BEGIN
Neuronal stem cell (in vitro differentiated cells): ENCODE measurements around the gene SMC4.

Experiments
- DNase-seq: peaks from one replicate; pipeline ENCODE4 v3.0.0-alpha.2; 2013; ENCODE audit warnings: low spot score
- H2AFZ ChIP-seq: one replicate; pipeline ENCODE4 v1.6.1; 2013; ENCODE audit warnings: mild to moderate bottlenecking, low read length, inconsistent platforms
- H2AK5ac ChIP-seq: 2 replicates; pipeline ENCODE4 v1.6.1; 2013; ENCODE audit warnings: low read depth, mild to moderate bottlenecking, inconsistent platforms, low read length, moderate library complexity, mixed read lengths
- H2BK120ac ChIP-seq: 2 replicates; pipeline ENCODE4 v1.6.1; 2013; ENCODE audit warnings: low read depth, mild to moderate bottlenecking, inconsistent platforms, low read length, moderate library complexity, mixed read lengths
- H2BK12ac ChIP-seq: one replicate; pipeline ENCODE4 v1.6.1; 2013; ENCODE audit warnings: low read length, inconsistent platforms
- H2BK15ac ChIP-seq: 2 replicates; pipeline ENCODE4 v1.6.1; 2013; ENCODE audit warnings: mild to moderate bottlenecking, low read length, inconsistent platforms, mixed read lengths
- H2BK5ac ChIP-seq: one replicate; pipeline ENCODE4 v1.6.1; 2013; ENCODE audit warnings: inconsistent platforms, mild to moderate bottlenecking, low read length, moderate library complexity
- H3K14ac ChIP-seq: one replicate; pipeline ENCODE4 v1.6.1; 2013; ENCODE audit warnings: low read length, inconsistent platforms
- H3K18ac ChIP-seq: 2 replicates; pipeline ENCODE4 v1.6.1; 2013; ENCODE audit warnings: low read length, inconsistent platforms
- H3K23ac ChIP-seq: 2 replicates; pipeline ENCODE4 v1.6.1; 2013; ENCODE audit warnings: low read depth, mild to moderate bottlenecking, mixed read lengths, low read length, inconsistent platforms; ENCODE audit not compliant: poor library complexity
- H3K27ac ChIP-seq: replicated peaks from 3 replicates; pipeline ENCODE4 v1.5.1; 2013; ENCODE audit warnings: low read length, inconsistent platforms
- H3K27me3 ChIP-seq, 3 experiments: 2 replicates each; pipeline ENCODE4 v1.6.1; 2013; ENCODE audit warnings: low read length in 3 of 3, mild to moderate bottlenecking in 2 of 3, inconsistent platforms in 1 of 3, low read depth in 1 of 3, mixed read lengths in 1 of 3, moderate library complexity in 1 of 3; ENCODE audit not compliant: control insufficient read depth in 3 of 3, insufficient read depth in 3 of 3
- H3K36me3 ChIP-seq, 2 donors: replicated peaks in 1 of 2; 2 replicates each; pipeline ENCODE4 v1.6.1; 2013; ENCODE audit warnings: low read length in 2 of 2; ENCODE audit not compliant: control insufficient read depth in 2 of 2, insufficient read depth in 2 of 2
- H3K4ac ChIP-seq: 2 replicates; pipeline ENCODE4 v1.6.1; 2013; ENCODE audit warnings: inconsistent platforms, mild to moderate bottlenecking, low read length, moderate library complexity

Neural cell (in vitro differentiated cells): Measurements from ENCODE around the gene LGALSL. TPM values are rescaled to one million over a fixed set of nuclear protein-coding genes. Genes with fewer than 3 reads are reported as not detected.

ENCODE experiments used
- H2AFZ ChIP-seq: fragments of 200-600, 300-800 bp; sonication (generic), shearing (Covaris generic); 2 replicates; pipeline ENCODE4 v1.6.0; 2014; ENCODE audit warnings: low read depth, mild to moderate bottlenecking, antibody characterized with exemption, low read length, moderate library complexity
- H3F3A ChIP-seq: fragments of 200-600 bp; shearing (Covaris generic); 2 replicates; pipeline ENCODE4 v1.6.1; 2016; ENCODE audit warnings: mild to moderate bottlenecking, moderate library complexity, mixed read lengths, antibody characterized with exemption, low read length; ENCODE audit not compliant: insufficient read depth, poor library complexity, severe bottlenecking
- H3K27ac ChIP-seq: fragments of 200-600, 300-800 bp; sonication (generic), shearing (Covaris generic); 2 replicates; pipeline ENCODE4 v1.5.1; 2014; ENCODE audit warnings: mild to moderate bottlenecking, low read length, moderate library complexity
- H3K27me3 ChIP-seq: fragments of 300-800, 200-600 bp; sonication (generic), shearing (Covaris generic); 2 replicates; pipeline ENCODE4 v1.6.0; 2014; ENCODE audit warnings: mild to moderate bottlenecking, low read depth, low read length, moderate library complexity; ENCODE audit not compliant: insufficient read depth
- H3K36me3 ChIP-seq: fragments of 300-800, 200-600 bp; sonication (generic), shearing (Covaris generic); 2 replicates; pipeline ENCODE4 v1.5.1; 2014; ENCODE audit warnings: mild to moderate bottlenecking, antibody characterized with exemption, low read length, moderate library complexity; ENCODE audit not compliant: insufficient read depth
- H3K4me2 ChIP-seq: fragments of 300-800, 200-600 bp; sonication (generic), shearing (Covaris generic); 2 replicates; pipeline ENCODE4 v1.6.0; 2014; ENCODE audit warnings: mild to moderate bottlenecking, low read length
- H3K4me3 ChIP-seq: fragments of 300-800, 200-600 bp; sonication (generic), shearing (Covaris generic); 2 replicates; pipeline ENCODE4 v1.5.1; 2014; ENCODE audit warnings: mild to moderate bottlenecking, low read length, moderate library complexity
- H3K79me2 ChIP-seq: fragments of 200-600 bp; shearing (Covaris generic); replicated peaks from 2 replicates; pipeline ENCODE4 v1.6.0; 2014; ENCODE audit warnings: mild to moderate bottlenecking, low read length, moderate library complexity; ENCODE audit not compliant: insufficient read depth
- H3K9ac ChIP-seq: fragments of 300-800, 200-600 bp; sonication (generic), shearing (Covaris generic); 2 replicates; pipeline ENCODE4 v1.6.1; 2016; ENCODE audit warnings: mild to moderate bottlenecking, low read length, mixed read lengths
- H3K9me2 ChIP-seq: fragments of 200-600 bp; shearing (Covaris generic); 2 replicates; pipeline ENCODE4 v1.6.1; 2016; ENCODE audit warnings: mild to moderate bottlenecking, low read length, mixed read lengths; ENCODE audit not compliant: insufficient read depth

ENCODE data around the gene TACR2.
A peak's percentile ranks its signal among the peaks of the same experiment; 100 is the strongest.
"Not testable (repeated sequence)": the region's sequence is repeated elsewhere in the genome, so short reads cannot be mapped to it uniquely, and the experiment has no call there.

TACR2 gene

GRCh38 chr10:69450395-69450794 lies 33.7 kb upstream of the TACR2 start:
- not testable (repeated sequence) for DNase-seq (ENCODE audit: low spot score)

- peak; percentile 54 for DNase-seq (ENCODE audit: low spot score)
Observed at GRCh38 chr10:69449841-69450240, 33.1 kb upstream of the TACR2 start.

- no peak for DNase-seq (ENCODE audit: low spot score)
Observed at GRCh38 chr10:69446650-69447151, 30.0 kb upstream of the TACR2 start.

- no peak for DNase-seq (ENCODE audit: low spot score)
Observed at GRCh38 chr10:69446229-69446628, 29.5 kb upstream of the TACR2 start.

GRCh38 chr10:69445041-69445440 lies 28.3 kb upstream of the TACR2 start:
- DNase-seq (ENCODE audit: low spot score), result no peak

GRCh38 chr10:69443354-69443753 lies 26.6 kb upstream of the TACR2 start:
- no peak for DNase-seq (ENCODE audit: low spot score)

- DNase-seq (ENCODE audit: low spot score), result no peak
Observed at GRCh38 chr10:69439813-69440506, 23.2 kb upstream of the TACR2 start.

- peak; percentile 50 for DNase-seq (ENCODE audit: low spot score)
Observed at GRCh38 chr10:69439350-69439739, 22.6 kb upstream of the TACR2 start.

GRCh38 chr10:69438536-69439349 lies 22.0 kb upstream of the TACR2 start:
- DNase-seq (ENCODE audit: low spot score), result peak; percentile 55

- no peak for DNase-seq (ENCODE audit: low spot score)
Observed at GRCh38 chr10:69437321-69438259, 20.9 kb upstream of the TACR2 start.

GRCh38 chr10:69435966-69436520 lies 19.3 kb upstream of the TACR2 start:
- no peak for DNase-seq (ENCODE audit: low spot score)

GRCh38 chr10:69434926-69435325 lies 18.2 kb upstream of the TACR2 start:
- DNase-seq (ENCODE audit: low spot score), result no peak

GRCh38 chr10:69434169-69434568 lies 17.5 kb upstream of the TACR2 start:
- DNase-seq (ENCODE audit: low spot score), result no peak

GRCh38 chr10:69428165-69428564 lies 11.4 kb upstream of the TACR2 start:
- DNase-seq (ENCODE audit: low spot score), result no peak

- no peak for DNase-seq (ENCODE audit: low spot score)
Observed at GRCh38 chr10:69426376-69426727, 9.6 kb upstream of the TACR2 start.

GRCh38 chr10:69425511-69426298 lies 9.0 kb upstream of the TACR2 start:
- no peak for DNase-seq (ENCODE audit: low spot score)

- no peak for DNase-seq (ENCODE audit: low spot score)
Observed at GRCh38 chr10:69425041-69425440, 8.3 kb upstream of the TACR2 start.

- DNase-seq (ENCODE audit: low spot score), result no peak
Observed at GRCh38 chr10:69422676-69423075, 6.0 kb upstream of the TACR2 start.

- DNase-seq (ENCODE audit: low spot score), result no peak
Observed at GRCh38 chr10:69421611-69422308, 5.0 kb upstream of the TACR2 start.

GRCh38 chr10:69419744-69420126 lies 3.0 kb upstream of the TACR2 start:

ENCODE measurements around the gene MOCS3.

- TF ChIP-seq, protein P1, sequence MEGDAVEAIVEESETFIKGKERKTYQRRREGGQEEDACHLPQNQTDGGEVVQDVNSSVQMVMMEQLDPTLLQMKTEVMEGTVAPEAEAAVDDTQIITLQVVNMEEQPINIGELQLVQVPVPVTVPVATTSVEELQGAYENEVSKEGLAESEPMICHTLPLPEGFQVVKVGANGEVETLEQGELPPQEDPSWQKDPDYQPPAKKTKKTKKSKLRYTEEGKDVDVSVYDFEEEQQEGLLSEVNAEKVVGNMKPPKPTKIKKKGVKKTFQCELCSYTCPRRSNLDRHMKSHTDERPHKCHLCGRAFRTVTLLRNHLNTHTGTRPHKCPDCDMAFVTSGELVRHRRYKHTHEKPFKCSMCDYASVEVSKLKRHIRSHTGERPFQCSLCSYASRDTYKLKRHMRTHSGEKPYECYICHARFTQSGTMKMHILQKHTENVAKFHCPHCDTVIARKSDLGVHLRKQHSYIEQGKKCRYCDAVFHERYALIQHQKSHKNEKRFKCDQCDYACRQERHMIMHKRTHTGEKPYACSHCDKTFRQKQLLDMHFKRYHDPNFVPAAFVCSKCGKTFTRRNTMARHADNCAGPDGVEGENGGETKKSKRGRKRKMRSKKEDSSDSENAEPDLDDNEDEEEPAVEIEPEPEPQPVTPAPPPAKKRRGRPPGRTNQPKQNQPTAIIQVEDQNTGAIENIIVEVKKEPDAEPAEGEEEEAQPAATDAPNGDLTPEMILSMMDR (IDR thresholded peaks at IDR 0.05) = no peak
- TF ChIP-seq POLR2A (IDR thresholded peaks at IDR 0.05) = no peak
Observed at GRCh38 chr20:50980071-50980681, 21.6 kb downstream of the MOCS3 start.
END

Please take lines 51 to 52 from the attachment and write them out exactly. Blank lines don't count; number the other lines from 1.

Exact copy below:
- no peak for DNase-seq (ENCODE audit: low spot score)
Observed at GRCh38 chr10:69437321-69438259, 20.9 kb upstream of the TACR2 start.